At the time of Elizabeth’s death, I was relieved for her that she was no longer yellow with jaundice and could breathe comfortably in heaven–her body had gone through so much and it was tough for her to constantly visit doctors. But I was numb to the reality of her absence. I shoved those thoughts to the back of my mind and carried on with my busy collegiate things.

Now, the Friendly’s where we used to ketchup-dip has morphed into a bland cafe and I can’t believe we haven’t tested their fries and rated them against their predecessor’s. I’d like to sit across from her there, or anywhere, and talk to her about how my marriage has broken up and how I have a little boy who loves to do the alphabet in sign language and that I am rethinking being an actor and what does she do when she gets down? Can she remind me? She was a good friend to me as a child and I wonder what we would be like as adults. I would have brought her to the recent Broadway production of “Spring Awakening” with deaf and hearing actors lighting up the stage. I would bring her to a church I’ve found with a deaf community and an interpreter where we could listen to the priest together. I want to hear about how she is as a woman–what kind of work she is no doubt excelling at, and if her heart still beats for Jeff Marcino.

How did the people in your life support you in your grief? What was helpful? What was frustrating? 

I think my parents said the right things, but they were pretty wrapped up in their own grieving–my brother was hospitalized for mental illness during the same time and my sister had gotten sick with breast cancer. It’s like we were separate orbiting agony balls that couldn’t align with one another. We couldn’t see past our own atmospheres.

How did people who were grieving the same person respond to the death compared to you? What similarities and differences did you notice?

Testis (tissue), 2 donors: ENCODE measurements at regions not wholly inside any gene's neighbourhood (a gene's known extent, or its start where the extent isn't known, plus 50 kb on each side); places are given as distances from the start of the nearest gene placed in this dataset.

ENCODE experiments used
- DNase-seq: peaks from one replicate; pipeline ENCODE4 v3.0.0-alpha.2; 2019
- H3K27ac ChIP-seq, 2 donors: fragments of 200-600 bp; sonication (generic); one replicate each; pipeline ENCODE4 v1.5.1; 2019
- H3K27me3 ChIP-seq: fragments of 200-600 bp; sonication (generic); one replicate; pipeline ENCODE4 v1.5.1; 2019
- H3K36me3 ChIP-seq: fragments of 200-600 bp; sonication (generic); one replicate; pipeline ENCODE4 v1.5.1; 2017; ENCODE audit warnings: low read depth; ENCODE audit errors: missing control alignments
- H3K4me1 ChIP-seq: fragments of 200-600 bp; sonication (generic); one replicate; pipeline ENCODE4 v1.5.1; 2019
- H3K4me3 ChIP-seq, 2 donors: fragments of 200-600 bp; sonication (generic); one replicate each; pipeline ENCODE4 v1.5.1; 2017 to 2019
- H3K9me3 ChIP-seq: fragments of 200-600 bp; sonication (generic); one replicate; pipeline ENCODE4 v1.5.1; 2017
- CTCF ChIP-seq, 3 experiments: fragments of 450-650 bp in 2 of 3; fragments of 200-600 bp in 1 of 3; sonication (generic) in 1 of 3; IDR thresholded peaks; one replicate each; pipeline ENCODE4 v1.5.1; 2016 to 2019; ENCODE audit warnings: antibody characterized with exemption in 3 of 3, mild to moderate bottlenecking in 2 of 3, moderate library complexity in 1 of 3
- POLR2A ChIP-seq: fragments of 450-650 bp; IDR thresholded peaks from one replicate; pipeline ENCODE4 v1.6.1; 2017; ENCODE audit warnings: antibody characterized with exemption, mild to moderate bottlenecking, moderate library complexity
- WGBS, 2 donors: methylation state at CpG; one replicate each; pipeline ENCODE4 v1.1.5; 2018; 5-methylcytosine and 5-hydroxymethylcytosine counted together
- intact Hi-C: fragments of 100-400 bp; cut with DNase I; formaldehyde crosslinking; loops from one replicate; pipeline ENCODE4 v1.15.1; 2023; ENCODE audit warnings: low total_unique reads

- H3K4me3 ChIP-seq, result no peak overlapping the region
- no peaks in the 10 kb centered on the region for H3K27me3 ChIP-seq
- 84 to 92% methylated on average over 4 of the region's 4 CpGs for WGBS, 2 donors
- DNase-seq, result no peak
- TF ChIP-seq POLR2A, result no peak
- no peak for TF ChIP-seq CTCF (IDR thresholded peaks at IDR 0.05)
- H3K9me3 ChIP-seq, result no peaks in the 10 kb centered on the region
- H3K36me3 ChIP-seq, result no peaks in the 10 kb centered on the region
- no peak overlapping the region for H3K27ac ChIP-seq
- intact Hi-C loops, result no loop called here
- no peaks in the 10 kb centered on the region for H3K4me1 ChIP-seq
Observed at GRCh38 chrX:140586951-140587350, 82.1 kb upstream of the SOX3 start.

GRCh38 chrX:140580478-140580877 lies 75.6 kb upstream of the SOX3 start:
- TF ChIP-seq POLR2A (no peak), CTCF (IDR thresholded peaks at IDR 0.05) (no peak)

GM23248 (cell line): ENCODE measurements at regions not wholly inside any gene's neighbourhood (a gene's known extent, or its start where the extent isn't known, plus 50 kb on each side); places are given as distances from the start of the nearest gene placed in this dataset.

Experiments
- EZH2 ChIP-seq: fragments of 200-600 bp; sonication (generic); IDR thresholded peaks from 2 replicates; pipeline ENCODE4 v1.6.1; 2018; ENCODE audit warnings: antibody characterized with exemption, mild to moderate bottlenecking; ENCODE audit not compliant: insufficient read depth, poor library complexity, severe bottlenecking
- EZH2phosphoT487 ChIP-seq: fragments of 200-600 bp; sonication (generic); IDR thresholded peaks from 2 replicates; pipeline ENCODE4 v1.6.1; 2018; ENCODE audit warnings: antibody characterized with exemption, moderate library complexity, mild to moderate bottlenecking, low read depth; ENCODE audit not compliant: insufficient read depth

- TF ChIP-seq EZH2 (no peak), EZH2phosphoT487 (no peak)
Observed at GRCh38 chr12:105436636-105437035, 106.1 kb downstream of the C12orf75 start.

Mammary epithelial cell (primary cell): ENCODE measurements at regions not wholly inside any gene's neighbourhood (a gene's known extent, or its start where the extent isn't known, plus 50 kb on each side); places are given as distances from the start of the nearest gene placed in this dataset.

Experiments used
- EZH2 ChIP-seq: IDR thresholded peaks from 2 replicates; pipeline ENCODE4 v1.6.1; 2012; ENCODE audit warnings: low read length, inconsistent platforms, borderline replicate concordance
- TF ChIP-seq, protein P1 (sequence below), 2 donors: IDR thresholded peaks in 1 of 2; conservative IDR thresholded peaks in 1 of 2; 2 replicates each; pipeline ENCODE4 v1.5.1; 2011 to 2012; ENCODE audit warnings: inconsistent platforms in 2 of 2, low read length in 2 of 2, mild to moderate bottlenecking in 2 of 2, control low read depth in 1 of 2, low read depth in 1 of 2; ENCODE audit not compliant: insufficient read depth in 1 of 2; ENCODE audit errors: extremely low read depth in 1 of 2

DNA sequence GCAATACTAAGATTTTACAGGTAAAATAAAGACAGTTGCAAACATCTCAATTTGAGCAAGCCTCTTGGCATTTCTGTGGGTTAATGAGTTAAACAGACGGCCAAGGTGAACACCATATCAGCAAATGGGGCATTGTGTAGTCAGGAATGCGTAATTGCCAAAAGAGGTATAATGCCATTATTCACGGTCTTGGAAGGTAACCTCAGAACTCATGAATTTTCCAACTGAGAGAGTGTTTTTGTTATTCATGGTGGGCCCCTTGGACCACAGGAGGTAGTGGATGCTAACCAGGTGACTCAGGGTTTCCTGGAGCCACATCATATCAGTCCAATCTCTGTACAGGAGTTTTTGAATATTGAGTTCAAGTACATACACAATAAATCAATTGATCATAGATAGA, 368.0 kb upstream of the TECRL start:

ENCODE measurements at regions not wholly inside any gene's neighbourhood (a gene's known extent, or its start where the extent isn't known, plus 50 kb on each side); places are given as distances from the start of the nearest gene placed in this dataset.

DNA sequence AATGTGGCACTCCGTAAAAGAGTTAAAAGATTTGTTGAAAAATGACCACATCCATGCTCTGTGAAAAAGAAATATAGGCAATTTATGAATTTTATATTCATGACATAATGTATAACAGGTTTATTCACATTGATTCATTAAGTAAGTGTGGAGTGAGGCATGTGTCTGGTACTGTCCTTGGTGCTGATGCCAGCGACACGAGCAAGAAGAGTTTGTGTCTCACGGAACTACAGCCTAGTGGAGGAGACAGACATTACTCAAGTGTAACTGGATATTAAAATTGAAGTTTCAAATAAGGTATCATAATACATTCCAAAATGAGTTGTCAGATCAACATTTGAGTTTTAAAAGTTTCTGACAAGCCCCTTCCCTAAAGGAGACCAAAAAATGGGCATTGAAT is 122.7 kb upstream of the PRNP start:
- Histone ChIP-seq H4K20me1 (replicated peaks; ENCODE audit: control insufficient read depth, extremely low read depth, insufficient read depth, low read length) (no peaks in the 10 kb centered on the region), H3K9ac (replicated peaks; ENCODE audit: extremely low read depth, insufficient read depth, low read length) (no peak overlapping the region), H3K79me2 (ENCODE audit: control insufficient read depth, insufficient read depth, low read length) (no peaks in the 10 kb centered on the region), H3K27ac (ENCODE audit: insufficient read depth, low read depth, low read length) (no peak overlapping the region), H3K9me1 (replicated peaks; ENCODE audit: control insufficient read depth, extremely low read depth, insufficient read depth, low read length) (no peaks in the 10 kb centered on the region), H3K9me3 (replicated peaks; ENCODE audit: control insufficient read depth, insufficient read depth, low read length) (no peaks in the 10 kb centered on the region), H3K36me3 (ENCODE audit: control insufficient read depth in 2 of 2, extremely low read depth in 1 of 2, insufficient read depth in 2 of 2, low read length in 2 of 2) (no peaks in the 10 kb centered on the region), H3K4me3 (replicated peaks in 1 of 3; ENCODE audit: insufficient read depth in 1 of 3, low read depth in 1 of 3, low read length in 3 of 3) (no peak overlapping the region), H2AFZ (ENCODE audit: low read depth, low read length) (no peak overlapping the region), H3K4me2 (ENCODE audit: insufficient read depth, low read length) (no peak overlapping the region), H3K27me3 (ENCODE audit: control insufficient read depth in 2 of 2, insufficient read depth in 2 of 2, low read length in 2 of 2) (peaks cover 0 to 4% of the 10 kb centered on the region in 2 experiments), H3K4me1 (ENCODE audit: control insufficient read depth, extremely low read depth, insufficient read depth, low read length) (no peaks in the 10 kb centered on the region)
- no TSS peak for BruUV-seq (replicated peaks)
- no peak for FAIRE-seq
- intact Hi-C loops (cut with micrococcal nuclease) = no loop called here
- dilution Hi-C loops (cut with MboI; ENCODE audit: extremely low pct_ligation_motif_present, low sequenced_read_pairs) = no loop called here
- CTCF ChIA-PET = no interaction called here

I was kind of shocked by how her family members seemed to shut down about her passing. Perhaps they were too sad to fathom talking about her or staying in touch, but her older brothers seemed particularly reserved when she died. I ended up writing a performance piece about my friendship with Elizabeth several years after her death, and after her family saw the show, one of her brother’s wives told me, “He never talks about Elizabeth. This was good for him. Thank you.”

Was there anything about your cultural or religious background that affected the grieving process for you? 

Not really. I pray now and I prayed then. I suppose now I think the line between here and not-here is thinner though, so I have a sense of her presence even to this day and for that I am grateful.

Were there any personal or public rituals or structures that helped you in your grief? 

I call her mom every year on the 10th of December, her birthday. Somehow I often miss the 22nd, her death day. I tell myself I will call Sue then too, but I often don’t. The day Elizabeth was born feels so special and the day she died, so confusing, sad and ugly. I call Sue and we talk and catch up and this year she said, “Oh, you called. All of my kids called.”

How did your loss and your grief change you?

I have gone on to study sign language and have been involved with two productions that include signing and deafness as themes with deaf and hearing characters and actors. I feel so at home when I hear Elizabeth in the deaf voices around me or when I experience their candor. I am learning that is a common trait amongst deaf people: honesty and directness. And devotion and loyalty and good humor and incredible expressivity. Or maybe I am just projecting her on all of them. Probably.

In many ways I think I’ve shortchanged myself in the grief department. I am still pretty sad about Elizabeth and haven’t given myself a whole lot of room to feel that sadness. I am good at compartmentalizing and forcing myself to show up for life even when I probably ought to take a pause. 

Elizabeth really cared about me and took care of me in many ways. I think that sweetness of her in my life is still changing me–she continues to move me and sometimes that takes the form of sadness and sometimes that looks like delight. Elizabeth never spent time dwelling on her waist size or her hair style. She was staunchly who she was and I found that calming and kind to be around. We championed each other. So if my grief changed me, it made me sad, and also very glad for having known her.

Julie Fitzpatrick is a mother, actress, writer, and car salesperson-in-training based out of New York City. She grew up in Guilford, CT near a family car dealership where she has recently been working and enjoying herself learning about cars and the business world. She is grateful for this opportunity to share a slice of her friendship with Elizabeth Rigney in Mindy Stricke's Grief Landscapes Series and she would welcome hearing from readers at

This post is part of Grief Landscapes, an evolving art project documenting the unique terrain of people’s grief. Participants share an experience with bereavement, and I photograph an object that evokes the person who died, transforming it into an abstract landscape inspired by the story.